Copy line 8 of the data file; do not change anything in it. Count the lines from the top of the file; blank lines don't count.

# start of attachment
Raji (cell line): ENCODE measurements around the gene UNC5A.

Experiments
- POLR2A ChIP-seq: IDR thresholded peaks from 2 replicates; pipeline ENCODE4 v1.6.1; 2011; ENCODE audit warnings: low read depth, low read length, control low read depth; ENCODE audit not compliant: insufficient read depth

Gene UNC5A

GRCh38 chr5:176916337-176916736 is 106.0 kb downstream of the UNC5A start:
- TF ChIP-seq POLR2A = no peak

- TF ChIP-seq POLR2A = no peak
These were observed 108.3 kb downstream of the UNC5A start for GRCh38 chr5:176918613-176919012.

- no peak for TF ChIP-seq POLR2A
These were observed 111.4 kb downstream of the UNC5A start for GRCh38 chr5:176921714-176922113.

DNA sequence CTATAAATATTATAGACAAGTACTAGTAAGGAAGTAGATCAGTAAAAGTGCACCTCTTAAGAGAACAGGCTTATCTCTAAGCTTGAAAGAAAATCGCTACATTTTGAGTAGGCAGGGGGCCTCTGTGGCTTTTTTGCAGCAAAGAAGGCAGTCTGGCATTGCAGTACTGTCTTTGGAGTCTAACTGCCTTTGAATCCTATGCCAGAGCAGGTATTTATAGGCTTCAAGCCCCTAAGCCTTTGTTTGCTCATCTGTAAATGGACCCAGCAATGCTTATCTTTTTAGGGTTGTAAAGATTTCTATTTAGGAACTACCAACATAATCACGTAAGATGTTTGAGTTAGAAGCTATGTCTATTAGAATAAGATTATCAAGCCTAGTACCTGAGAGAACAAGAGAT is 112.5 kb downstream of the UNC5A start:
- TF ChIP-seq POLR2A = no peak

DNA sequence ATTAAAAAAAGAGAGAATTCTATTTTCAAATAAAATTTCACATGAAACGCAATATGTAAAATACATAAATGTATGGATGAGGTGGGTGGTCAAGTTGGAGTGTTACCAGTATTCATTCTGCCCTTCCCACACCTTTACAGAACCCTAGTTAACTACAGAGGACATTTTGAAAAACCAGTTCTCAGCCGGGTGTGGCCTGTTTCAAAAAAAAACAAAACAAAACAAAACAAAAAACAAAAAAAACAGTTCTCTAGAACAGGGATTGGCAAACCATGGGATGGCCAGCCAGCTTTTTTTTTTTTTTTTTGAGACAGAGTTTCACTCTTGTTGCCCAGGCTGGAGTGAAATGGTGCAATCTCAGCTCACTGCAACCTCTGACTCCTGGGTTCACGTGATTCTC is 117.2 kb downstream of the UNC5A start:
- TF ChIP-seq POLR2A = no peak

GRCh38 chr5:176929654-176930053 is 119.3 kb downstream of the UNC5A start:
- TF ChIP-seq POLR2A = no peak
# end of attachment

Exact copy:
These were observed 108.3 kb downstream of the UNC5A start for GRCh38 chr5:176918613-176919012.